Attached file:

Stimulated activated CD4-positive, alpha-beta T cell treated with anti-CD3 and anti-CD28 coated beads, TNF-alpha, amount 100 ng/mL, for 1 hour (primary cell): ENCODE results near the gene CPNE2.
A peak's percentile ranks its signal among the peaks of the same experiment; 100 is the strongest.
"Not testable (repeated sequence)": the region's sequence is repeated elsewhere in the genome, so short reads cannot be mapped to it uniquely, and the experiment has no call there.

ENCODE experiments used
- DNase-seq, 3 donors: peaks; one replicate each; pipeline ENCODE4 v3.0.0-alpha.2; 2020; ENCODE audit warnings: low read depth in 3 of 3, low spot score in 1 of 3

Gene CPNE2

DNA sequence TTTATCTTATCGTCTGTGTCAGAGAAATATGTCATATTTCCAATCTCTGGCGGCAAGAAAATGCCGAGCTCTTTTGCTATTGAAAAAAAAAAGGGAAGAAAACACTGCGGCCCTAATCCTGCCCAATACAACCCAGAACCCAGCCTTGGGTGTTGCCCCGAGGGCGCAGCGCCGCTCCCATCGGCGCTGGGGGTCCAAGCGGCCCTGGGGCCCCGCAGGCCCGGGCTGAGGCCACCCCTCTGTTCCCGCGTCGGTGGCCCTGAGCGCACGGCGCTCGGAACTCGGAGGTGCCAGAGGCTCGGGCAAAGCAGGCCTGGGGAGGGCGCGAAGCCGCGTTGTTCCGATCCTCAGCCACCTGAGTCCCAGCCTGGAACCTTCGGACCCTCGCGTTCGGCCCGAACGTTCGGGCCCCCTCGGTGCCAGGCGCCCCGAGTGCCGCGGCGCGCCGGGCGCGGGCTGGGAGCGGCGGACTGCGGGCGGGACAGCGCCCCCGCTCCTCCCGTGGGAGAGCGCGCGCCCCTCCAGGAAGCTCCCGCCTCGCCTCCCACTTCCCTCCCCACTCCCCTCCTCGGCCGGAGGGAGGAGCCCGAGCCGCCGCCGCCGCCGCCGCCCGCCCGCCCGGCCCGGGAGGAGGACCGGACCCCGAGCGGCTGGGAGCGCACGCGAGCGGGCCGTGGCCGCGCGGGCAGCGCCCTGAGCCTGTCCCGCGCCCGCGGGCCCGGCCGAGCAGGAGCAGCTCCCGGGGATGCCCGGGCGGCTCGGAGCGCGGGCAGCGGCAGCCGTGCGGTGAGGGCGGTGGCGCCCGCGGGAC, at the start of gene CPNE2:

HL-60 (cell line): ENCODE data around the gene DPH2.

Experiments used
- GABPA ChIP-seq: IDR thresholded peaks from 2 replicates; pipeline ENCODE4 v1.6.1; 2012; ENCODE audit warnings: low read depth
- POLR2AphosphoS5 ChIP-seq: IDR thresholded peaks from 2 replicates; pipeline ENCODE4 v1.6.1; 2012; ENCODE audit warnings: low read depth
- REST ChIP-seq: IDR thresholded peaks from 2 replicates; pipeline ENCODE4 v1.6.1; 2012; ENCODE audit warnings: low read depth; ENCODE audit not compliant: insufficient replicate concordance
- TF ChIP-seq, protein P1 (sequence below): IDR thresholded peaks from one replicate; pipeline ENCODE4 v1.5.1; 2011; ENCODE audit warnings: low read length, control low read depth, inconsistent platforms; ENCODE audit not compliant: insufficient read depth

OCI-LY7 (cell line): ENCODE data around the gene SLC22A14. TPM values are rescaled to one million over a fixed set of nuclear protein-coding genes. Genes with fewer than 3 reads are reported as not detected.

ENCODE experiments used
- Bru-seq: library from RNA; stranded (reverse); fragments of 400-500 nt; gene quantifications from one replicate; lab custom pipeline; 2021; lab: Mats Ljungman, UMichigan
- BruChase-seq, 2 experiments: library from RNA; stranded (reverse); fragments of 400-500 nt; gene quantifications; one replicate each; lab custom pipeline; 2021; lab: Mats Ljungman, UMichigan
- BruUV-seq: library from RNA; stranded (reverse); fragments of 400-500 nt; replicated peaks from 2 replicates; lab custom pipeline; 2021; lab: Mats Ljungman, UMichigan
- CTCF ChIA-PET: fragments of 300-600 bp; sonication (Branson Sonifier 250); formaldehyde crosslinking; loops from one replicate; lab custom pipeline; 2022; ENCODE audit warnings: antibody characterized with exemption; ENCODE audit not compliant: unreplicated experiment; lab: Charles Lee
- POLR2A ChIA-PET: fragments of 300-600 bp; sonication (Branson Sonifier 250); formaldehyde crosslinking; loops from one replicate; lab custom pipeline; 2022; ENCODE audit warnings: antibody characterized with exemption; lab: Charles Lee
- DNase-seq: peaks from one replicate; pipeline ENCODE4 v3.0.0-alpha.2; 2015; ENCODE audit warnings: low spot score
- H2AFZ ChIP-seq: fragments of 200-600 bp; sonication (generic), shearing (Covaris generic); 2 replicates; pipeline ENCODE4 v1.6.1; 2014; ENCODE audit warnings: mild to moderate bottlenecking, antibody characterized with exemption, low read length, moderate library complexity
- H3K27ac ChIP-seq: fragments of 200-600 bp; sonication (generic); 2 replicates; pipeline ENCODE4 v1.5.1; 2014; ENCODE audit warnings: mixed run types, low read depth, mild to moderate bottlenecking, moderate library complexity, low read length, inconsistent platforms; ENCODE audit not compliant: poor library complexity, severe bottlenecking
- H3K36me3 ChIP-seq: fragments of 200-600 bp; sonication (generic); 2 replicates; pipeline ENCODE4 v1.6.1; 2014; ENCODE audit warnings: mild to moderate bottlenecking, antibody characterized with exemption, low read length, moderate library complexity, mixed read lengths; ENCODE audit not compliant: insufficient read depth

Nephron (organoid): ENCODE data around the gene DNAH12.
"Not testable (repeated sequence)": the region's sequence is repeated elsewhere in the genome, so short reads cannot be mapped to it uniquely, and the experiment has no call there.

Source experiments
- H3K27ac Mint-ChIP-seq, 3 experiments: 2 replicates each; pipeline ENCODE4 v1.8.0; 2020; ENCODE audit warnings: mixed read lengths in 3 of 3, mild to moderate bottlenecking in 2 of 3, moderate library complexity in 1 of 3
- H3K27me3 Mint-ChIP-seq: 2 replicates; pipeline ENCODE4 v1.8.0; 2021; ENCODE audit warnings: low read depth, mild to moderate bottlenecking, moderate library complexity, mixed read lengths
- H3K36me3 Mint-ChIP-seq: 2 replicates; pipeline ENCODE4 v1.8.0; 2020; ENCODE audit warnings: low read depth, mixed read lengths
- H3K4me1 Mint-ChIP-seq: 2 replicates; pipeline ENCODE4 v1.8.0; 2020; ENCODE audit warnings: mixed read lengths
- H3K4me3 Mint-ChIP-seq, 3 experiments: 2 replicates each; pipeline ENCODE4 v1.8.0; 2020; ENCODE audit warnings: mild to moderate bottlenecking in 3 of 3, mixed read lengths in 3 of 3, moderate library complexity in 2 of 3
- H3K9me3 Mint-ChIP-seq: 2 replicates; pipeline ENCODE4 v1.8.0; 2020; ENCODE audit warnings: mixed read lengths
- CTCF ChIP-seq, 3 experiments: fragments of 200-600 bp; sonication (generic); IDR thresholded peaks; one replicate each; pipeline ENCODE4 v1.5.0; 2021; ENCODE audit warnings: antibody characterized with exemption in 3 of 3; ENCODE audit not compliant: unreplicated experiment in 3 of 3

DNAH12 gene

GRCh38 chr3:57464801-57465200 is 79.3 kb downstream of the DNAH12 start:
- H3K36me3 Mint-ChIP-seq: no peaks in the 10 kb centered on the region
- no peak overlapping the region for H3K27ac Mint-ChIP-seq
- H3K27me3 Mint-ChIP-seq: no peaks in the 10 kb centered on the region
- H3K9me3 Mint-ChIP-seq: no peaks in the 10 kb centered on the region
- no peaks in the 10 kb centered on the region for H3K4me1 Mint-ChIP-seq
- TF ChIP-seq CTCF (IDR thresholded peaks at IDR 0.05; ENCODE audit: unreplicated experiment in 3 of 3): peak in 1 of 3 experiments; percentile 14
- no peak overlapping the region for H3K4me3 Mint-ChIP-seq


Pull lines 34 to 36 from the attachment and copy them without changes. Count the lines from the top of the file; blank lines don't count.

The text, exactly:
- CTCF ChIP-seq, 3 experiments: fragments of 200-600 bp; sonication (generic); IDR thresholded peaks; one replicate each; pipeline ENCODE4 v1.5.0; 2021; ENCODE audit warnings: antibody characterized with exemption in 3 of 3; ENCODE audit not compliant: unreplicated experiment in 3 of 3

DNAH12 gene

GRCh38 chr3:57464801-57465200 is 79.3 kb downstream of the DNAH12 start: